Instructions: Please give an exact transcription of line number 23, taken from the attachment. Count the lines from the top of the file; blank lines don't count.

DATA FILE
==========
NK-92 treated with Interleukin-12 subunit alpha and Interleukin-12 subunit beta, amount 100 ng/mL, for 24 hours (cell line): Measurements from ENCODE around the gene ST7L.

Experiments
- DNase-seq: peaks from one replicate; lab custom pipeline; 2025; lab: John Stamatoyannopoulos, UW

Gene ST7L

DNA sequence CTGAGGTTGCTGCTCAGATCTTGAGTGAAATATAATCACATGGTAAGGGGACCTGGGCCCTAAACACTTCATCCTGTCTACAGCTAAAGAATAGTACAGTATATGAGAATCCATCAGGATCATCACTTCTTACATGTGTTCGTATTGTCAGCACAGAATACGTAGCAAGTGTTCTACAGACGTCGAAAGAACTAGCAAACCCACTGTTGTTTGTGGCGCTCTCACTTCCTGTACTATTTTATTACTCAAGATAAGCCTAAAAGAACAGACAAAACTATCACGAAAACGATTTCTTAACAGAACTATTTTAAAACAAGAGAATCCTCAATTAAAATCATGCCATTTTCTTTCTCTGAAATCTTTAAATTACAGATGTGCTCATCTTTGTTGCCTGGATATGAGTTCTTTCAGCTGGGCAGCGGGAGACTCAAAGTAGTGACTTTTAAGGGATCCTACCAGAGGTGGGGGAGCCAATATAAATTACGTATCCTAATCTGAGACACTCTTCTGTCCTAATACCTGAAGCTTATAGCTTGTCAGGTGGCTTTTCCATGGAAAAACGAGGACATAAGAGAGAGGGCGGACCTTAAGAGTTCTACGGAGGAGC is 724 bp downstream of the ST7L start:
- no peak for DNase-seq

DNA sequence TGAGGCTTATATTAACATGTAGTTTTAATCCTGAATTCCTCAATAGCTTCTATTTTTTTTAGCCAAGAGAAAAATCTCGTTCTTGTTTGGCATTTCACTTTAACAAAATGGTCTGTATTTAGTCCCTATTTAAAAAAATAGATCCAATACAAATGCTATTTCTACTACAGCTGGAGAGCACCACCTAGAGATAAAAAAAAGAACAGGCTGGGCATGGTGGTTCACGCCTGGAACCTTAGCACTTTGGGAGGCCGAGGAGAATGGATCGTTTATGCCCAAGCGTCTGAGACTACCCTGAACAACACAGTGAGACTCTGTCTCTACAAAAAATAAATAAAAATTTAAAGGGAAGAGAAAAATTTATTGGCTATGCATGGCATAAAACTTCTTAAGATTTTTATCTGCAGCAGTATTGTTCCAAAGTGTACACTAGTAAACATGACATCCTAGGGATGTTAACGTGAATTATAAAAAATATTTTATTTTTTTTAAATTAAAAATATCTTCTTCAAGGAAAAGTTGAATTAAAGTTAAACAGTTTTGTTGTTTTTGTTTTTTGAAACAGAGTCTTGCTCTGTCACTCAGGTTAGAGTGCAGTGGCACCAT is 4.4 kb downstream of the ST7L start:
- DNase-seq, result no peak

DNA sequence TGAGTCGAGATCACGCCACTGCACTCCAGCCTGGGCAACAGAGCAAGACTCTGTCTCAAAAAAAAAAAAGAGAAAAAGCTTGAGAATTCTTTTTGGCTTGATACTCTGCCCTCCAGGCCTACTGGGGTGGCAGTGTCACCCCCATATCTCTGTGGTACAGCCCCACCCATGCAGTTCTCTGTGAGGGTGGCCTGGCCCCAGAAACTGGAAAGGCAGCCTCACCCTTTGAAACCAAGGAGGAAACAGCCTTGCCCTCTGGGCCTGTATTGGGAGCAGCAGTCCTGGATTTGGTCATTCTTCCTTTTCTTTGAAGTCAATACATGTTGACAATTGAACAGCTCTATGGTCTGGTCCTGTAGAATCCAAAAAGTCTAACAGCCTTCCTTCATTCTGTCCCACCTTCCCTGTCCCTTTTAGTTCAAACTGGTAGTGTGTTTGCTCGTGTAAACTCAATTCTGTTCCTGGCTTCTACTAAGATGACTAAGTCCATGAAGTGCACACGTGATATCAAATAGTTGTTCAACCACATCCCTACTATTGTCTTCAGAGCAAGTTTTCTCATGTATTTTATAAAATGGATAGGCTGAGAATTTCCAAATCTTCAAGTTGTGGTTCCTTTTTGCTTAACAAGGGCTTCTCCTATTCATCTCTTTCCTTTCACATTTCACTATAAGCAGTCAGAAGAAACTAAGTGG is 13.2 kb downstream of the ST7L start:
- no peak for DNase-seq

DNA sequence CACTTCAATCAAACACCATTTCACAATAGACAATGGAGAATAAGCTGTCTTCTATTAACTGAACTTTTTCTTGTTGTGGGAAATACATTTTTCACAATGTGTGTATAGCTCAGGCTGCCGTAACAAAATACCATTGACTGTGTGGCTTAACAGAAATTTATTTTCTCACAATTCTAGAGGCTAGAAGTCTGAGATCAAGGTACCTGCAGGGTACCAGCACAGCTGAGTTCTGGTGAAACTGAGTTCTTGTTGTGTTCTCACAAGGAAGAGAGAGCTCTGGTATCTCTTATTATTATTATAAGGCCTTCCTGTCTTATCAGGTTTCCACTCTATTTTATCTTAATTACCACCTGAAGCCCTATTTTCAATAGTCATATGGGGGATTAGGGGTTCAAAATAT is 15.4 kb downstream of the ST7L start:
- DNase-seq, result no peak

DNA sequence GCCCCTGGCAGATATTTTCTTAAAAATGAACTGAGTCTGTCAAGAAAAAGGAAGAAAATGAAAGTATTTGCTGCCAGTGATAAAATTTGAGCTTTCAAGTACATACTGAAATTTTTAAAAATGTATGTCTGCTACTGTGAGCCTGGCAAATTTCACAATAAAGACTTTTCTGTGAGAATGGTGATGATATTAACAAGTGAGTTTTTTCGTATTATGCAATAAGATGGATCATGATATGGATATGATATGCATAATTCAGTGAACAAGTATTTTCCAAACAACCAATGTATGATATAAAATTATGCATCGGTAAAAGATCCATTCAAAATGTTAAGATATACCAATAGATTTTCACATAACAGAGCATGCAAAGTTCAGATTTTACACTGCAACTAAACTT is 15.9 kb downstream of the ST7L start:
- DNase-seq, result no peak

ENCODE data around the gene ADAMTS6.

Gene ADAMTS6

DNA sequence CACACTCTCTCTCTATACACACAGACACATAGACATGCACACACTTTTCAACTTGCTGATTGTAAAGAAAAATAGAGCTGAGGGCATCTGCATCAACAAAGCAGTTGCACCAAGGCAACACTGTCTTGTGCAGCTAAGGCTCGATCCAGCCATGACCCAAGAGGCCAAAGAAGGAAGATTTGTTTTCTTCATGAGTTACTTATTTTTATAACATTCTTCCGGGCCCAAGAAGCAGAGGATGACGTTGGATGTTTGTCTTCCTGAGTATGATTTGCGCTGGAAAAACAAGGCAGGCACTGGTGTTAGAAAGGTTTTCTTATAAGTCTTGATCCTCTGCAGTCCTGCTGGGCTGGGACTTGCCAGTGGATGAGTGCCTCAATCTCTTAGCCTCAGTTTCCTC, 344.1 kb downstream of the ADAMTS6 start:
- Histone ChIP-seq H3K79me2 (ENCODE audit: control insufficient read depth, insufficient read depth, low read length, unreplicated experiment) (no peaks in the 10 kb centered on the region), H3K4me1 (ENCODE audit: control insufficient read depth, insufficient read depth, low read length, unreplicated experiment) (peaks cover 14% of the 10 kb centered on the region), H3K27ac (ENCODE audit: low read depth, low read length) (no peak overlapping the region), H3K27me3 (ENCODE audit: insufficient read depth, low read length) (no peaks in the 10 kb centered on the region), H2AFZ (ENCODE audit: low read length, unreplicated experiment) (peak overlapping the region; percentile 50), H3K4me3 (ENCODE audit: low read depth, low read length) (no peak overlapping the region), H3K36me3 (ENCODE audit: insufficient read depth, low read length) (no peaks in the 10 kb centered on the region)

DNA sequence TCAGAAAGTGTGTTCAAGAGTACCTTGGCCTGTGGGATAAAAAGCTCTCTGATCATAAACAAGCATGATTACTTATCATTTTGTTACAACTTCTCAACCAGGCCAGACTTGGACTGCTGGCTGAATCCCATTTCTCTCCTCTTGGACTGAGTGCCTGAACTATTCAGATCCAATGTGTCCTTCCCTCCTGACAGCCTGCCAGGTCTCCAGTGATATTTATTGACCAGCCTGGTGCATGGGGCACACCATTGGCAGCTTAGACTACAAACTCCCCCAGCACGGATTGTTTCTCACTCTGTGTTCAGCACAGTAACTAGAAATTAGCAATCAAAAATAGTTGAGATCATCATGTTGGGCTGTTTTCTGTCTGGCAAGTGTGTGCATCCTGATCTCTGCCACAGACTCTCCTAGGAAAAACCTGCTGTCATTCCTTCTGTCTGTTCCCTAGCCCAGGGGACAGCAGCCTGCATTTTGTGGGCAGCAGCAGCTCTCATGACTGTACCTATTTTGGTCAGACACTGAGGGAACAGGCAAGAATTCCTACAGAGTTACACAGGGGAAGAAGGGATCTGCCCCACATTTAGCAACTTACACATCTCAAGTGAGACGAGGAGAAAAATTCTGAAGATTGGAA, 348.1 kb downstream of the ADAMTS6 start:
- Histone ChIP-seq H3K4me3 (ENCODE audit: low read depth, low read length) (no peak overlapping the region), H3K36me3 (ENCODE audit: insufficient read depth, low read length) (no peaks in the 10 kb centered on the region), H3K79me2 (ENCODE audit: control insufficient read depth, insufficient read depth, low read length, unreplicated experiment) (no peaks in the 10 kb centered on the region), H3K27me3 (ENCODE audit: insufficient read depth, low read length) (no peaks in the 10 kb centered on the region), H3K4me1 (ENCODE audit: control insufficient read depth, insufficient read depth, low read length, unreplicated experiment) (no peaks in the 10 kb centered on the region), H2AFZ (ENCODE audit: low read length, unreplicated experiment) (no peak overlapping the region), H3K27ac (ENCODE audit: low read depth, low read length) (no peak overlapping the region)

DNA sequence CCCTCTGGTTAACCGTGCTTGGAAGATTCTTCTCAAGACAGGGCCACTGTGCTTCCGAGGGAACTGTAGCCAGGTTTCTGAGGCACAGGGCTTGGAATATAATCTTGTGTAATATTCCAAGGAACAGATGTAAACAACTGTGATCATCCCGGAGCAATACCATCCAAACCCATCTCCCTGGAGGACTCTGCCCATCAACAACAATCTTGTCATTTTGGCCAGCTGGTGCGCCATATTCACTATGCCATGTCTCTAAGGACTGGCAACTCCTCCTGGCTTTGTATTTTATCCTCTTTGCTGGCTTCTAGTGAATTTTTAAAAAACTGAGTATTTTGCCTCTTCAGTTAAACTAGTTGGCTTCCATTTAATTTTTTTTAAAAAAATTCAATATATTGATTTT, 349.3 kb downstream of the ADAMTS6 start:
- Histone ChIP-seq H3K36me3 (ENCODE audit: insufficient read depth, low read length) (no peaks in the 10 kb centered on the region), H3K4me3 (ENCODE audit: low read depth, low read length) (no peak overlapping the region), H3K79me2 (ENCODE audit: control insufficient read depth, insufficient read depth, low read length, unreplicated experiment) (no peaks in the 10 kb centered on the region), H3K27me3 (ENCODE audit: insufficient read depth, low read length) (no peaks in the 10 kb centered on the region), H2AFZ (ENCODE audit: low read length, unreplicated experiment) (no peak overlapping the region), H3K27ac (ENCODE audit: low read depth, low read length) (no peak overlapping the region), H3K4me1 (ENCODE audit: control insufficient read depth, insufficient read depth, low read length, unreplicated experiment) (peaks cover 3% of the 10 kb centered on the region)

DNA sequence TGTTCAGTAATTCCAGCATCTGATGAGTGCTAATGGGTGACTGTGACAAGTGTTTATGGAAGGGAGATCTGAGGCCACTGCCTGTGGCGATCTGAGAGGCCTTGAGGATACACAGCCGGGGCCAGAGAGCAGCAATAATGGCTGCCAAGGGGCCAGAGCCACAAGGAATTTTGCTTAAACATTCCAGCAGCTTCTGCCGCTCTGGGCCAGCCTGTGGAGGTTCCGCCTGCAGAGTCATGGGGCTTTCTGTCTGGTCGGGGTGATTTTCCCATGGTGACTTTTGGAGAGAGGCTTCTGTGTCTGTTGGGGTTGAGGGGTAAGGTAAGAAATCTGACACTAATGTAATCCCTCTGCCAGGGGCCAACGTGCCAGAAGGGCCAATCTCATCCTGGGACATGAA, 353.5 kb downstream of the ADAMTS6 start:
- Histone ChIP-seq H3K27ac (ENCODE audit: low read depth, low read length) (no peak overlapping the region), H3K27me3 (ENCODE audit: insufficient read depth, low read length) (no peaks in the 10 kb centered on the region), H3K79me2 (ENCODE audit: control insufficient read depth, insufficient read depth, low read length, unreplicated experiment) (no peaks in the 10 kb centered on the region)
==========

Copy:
DNA sequence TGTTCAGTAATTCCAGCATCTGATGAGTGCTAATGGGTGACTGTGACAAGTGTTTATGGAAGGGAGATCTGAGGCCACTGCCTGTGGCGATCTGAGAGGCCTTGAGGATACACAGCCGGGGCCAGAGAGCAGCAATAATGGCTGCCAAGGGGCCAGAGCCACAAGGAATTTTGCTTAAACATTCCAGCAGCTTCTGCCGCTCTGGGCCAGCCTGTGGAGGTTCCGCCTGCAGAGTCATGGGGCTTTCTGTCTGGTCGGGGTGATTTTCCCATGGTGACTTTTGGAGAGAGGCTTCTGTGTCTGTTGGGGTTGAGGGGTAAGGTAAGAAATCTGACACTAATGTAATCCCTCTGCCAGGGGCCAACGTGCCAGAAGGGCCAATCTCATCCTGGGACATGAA, 353.5 kb downstream of the ADAMTS6 start: